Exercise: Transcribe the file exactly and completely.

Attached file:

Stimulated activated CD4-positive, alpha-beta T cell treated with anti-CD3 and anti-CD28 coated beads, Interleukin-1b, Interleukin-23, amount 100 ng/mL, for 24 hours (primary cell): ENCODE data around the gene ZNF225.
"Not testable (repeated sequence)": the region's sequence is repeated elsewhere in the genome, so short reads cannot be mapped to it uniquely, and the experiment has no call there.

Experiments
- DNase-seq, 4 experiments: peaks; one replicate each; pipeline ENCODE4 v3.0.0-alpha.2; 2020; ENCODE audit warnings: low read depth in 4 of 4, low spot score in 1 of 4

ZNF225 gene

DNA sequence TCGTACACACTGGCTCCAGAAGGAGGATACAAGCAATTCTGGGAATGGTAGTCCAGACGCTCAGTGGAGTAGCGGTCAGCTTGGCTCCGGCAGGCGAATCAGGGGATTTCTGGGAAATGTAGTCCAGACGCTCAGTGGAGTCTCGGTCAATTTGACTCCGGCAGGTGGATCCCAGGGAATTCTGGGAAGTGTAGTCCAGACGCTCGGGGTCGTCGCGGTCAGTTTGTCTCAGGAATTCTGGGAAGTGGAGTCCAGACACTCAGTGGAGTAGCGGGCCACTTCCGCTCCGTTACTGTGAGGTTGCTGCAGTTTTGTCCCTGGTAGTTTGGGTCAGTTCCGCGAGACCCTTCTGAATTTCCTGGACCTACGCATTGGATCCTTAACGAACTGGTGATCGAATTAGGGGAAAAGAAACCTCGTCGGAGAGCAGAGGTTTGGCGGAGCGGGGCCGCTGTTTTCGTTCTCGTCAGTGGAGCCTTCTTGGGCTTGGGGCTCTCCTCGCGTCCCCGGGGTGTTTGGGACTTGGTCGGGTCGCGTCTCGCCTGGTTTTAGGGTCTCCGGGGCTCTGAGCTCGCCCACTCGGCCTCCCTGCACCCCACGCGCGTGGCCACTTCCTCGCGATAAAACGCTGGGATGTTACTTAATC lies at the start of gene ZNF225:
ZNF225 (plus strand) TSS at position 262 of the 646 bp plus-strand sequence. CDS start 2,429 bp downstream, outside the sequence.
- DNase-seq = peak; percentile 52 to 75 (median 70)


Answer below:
Stimulated activated CD4-positive, alpha-beta T cell treated with anti-CD3 and anti-CD28 coated beads, Interleukin-1b, Interleukin-23, amount 100 ng/mL, for 24 hours (primary cell): ENCODE data around the gene ZNF225.
"Not testable (repeated sequence)": the region's sequence is repeated elsewhere in the genome, so short reads cannot be mapped to it uniquely, and the experiment has no call there.

Experiments
- DNase-seq, 4 experiments: peaks; one replicate each; pipeline ENCODE4 v3.0.0-alpha.2; 2020; ENCODE audit warnings: low read depth in 4 of 4, low spot score in 1 of 4

ZNF225 gene

DNA sequence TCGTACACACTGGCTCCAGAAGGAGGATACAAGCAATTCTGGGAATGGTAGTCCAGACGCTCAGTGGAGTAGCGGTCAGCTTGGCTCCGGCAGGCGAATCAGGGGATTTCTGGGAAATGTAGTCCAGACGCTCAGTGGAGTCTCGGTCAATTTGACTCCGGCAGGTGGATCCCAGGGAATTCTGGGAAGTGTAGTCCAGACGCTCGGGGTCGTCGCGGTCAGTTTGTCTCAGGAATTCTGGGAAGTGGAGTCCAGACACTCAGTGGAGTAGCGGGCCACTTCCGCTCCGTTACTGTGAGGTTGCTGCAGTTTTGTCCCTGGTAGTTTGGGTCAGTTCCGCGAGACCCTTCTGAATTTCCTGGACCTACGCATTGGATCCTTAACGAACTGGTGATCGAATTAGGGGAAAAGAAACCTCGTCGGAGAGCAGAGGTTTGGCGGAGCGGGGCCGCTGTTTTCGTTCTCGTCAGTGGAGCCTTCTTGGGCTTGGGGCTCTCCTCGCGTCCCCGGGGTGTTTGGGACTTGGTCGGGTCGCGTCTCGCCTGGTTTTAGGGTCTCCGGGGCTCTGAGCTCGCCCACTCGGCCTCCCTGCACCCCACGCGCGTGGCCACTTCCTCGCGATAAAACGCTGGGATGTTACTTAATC lies at the start of gene ZNF225:
ZNF225 (plus strand) TSS at position 262 of the 646 bp plus-strand sequence. CDS start 2,429 bp downstream, outside the sequence.
- DNase-seq = peak; percentile 52 to 75 (median 70)